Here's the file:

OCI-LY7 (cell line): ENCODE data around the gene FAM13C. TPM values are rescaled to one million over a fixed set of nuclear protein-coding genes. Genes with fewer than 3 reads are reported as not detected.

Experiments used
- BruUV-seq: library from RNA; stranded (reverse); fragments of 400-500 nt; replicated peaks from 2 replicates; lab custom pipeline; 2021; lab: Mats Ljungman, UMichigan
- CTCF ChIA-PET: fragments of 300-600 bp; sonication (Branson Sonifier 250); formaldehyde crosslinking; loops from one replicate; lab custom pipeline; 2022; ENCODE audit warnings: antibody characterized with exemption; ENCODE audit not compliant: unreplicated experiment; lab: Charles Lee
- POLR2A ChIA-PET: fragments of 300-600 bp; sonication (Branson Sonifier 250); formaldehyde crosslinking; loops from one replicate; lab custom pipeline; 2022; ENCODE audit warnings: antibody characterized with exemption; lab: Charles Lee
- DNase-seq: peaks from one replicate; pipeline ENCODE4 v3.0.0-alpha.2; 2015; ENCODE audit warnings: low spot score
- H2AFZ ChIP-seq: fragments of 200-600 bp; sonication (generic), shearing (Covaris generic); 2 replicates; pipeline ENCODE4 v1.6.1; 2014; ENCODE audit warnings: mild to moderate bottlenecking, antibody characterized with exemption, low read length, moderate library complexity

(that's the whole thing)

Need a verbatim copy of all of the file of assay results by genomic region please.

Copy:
OCI-LY7 (cell line): ENCODE data around the gene FAM13C. TPM values are rescaled to one million over a fixed set of nuclear protein-coding genes. Genes with fewer than 3 reads are reported as not detected.

Experiments used
- BruUV-seq: library from RNA; stranded (reverse); fragments of 400-500 nt; replicated peaks from 2 replicates; lab custom pipeline; 2021; lab: Mats Ljungman, UMichigan
- CTCF ChIA-PET: fragments of 300-600 bp; sonication (Branson Sonifier 250); formaldehyde crosslinking; loops from one replicate; lab custom pipeline; 2022; ENCODE audit warnings: antibody characterized with exemption; ENCODE audit not compliant: unreplicated experiment; lab: Charles Lee
- POLR2A ChIA-PET: fragments of 300-600 bp; sonication (Branson Sonifier 250); formaldehyde crosslinking; loops from one replicate; lab custom pipeline; 2022; ENCODE audit warnings: antibody characterized with exemption; lab: Charles Lee
- DNase-seq: peaks from one replicate; pipeline ENCODE4 v3.0.0-alpha.2; 2015; ENCODE audit warnings: low spot score
- H2AFZ ChIP-seq: fragments of 200-600 bp; sonication (generic), shearing (Covaris generic); 2 replicates; pipeline ENCODE4 v1.6.1; 2014; ENCODE audit warnings: mild to moderate bottlenecking, antibody characterized with exemption, low read length, moderate library complexity